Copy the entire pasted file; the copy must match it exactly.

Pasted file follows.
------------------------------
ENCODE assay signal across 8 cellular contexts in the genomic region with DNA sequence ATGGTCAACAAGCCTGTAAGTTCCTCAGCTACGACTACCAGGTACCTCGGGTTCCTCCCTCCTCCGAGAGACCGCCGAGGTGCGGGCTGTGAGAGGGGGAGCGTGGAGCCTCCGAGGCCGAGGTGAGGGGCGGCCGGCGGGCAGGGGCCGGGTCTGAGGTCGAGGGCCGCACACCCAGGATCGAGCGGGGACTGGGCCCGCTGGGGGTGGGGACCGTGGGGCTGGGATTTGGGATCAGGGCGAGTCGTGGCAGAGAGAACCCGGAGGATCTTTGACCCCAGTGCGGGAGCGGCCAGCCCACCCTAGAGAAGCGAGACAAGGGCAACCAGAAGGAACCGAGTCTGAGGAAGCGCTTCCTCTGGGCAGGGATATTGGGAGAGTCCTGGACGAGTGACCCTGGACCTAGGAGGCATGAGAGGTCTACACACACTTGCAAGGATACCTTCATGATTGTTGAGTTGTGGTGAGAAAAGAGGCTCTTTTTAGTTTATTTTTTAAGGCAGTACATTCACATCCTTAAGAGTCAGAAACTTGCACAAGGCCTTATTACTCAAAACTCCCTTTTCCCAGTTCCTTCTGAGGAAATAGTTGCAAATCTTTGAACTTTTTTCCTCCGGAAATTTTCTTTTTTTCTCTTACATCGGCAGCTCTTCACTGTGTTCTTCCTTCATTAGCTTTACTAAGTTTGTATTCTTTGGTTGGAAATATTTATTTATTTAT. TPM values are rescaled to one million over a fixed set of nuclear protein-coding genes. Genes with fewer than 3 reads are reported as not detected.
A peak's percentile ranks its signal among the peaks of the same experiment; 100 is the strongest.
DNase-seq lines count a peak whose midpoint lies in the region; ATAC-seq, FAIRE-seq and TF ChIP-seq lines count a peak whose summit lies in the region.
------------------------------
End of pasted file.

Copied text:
ENCODE assay signal across 8 cellular contexts in the genomic region with DNA sequence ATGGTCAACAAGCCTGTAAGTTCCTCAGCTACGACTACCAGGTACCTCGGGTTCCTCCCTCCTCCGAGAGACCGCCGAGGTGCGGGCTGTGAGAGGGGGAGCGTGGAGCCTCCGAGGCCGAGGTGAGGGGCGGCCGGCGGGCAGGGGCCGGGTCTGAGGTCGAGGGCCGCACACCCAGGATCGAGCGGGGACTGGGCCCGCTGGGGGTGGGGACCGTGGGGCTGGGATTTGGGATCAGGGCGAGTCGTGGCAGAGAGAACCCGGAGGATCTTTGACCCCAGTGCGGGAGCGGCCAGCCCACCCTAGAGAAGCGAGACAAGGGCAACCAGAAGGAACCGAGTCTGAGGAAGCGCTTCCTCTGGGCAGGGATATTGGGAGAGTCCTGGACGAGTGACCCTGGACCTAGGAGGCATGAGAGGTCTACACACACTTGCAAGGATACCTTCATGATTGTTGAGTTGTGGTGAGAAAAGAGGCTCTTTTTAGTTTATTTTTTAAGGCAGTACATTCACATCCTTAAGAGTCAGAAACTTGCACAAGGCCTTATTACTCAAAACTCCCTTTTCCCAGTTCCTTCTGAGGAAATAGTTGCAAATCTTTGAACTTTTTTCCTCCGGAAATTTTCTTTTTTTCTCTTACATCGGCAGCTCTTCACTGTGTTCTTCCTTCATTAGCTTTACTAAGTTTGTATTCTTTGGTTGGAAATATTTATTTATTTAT. TPM values are rescaled to one million over a fixed set of nuclear protein-coding genes. Genes with fewer than 3 reads are reported as not detected.
A peak's percentile ranks its signal among the peaks of the same experiment; 100 is the strongest.
DNase-seq lines count a peak whose midpoint lies in the region; ATAC-seq, FAIRE-seq and TF ChIP-seq lines count a peak whose summit lies in the region.